TOP

Freshwater Science: New Drainage Approaches for Nutrient and Sediment Removal | Ohio Sea Grant

[ ☰ ] Ohio State University

The Ohio State University

Ohio Sea Grant

/products/bsz16/freshwater-science-new-drainage-approaches-for-nutrient-amp-sediment-removal

Freshwater Science: New Drainage Approaches for Nutrient and Sediment Removal

Most agricultural land in the western basin of Lake Erie relies on drainage practices such as tile drainage and channelization to successfully grow crops on fertile yet poorly drained soils. However, water discharge from drainage can hinder surface water quality far beyond farm fields, with nutrient runoff fueling harmful algal blooms in Lake Erie. Recent research has demonstrated that agricultural drainage ditches can play an important and necessary role in mitigating downstream water quality impacts from agricultural land use. Dr. Jonathan Witter and other researchers at The Ohio State University are studying how different channel designs affect nutrient and sediment retention dynamics along experimental reaches of drainage channels in central and northwest Ohio. Event Archive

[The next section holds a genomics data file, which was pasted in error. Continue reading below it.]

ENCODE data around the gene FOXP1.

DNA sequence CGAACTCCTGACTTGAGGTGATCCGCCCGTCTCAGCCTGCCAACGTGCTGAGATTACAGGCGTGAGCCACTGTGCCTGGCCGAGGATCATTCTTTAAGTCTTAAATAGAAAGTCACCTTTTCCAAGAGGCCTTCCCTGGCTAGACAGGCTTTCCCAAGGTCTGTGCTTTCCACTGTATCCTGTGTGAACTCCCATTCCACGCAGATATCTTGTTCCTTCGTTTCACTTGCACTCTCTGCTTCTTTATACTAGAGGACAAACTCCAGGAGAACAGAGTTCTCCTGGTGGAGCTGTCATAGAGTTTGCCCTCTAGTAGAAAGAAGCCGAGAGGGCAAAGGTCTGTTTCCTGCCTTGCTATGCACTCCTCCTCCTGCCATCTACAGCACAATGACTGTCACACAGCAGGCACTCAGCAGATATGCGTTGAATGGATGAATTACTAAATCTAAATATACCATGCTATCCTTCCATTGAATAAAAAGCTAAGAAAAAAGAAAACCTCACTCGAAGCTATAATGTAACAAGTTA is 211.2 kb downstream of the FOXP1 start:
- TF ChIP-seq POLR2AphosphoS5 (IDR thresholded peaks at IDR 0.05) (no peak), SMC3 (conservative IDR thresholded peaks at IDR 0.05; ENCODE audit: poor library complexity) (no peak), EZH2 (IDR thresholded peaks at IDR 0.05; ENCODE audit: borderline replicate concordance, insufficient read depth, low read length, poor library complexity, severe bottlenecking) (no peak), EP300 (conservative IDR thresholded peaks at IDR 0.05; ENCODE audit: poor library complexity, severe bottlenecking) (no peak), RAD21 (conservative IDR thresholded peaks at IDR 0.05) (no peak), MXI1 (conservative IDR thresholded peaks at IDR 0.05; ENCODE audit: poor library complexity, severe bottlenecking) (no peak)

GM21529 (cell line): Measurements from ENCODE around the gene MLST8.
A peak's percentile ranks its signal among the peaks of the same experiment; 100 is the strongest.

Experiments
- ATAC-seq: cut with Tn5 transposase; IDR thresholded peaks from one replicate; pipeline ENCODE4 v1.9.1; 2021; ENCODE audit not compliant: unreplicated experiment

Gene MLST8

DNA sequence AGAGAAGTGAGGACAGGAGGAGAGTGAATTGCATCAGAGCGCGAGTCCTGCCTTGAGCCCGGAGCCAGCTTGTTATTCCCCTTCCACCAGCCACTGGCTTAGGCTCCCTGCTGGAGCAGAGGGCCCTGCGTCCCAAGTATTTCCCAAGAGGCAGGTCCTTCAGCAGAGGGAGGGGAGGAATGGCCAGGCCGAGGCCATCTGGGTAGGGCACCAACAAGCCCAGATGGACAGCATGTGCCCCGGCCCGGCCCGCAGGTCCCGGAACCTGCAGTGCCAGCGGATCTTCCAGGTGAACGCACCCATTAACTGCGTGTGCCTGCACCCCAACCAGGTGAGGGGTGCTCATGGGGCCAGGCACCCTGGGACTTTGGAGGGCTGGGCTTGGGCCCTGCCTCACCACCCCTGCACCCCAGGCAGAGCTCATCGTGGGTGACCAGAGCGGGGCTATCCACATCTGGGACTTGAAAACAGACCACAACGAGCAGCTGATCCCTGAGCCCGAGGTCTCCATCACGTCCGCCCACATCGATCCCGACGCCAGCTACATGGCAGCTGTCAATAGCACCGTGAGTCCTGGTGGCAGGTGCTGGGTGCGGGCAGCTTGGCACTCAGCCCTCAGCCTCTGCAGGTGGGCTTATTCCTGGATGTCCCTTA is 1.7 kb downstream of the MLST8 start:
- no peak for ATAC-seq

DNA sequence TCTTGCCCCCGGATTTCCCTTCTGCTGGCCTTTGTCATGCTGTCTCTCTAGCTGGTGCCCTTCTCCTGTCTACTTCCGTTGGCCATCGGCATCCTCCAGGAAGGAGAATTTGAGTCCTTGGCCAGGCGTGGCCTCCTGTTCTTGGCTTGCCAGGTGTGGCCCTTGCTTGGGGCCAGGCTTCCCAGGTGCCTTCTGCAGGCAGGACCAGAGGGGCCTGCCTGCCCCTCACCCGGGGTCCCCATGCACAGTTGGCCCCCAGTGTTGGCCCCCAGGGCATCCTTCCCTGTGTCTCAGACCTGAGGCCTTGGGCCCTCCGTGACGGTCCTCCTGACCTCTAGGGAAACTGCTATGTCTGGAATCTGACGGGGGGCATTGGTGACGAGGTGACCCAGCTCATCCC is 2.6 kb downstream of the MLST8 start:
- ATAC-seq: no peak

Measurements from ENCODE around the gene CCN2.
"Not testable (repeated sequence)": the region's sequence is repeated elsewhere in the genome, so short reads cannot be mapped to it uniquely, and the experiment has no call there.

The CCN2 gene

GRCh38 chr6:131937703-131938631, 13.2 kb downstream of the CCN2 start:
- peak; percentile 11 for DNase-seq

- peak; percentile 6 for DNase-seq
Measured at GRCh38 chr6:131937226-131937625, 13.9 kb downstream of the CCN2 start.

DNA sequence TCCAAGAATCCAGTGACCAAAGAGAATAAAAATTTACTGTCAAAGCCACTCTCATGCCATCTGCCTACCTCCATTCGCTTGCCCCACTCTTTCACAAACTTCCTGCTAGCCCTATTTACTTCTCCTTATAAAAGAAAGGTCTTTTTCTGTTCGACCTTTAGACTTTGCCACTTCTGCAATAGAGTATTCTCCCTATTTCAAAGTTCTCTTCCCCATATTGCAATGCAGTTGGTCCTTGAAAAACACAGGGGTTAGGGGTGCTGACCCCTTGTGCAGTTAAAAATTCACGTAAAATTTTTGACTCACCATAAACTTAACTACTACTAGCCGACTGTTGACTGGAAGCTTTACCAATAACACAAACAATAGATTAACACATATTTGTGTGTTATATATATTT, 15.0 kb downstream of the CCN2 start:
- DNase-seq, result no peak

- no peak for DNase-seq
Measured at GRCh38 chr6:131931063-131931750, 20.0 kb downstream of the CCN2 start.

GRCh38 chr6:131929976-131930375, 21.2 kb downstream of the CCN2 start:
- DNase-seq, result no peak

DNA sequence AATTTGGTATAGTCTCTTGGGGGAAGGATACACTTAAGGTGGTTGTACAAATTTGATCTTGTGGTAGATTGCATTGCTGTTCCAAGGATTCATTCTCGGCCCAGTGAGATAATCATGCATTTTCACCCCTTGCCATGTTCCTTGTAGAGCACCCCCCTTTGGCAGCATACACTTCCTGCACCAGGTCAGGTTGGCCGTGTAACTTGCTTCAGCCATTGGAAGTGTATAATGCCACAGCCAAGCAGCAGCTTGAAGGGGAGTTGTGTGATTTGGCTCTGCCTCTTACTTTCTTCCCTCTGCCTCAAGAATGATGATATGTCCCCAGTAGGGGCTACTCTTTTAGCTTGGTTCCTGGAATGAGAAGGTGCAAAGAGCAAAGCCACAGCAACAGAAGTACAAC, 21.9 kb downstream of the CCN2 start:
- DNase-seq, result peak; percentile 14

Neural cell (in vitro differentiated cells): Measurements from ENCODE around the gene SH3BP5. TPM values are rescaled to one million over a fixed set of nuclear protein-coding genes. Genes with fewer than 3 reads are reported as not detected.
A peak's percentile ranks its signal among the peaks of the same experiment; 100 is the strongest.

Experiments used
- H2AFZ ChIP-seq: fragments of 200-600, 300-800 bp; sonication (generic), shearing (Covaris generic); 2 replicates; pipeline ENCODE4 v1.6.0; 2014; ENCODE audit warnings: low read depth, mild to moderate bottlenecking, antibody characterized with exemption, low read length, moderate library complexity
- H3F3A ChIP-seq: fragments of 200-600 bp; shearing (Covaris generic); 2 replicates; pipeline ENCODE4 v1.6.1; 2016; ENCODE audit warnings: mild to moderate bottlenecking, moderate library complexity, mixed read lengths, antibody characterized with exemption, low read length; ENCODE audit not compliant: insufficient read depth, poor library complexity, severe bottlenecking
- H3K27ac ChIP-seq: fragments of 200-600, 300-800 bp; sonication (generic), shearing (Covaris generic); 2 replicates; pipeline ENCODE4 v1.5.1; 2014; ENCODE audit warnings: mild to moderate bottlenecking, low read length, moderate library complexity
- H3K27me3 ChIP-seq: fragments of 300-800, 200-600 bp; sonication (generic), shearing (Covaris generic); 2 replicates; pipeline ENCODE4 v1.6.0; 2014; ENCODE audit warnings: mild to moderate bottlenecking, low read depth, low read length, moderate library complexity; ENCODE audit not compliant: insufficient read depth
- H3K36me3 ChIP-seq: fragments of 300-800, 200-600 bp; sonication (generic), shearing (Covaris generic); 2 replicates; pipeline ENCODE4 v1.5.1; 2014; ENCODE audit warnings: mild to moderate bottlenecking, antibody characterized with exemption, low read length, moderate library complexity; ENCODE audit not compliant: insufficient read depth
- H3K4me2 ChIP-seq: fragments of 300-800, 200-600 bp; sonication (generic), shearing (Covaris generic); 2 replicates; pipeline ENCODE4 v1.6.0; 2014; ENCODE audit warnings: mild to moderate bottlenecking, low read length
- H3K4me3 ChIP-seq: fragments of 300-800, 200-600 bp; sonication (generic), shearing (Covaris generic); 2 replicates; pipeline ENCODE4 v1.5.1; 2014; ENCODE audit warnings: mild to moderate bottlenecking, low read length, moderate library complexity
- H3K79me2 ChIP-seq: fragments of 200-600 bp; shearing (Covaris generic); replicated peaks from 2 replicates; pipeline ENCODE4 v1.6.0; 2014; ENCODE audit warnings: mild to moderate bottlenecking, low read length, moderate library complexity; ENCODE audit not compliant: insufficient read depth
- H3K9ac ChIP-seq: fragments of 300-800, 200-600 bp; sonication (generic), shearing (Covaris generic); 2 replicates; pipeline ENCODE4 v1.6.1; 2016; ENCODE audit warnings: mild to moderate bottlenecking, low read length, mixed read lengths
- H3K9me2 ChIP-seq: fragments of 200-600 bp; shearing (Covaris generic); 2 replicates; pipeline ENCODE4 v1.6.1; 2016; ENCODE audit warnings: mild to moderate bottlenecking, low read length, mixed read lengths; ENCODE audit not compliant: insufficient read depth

Published: Feb 28, 2024
Last Modified: Apr 1, 2024
Direct: Permalink

Contributors

 Jonathan D. Witter

Jonathan D. Witter

Research Assistant Professor, OSU Department of Food, Agricultural and Biological Engineering

Description

Most agricultural land in the western basin of Lake Erie relies on drainage practices such as tile drainage and channelization to successfully grow crops on fertile yet poorly drained soils. However, water discharge from drainage can hinder surface water quality far beyond farm fields, with nutrient runoff fueling harmful algal blooms in Lake Erie. Recent research has demonstrated that agricultural drainage ditches can play an important and necessary role in mitigating downstream water quality impacts from agricultural land use.

Dr. Jonathan Witter and other researchers at The Ohio State University are studying how different channel designs affect nutrient and sediment retention dynamics along experimental reaches of drainage channels in central and northwest Ohio.

Event Archive